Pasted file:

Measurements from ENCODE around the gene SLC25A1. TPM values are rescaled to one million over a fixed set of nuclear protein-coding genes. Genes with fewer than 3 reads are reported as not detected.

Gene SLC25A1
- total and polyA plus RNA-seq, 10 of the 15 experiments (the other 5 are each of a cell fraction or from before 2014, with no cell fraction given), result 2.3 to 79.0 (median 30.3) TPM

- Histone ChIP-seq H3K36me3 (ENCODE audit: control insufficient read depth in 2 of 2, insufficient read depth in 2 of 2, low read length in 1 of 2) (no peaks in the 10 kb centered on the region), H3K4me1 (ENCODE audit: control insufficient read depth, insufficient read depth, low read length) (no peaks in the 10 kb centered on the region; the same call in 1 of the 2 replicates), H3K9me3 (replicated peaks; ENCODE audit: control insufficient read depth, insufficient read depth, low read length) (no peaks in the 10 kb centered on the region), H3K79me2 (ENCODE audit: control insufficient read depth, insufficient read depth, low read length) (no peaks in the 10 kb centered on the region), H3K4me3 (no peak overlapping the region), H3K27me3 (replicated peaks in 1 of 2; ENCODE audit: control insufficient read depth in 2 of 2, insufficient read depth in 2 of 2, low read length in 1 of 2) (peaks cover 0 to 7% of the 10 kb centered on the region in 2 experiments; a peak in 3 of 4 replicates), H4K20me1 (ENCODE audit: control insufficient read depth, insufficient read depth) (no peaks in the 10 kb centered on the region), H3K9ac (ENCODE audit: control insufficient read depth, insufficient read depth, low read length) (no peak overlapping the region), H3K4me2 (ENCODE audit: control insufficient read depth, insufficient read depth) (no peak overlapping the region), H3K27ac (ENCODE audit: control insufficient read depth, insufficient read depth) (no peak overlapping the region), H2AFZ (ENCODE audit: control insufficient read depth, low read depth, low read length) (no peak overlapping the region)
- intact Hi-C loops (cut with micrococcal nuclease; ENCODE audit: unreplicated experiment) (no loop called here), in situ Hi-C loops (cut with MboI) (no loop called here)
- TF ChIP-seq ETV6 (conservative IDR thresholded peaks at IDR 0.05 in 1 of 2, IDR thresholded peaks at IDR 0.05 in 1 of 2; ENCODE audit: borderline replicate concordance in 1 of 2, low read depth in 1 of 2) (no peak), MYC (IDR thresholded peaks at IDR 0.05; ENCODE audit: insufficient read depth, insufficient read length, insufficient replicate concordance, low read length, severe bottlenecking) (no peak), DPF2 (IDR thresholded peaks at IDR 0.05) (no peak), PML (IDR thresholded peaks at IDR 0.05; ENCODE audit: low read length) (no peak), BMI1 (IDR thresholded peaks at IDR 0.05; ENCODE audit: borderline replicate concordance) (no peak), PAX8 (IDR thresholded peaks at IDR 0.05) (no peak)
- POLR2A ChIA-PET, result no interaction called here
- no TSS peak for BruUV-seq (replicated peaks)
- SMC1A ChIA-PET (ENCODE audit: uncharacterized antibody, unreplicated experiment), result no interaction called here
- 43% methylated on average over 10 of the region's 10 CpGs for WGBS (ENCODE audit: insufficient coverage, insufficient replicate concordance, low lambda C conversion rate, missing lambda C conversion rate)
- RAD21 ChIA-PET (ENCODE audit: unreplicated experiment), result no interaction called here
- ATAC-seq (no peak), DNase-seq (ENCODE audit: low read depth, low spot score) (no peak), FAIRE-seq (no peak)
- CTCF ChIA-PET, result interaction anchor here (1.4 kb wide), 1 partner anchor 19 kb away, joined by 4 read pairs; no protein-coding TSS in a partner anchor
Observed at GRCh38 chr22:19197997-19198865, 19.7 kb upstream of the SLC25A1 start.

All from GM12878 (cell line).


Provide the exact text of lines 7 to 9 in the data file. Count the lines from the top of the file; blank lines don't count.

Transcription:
- POLR2A ChIA-PET, result no interaction called here
- no TSS peak for BruUV-seq (replicated peaks)
- SMC1A ChIA-PET (ENCODE audit: uncharacterized antibody, unreplicated experiment), result no interaction called here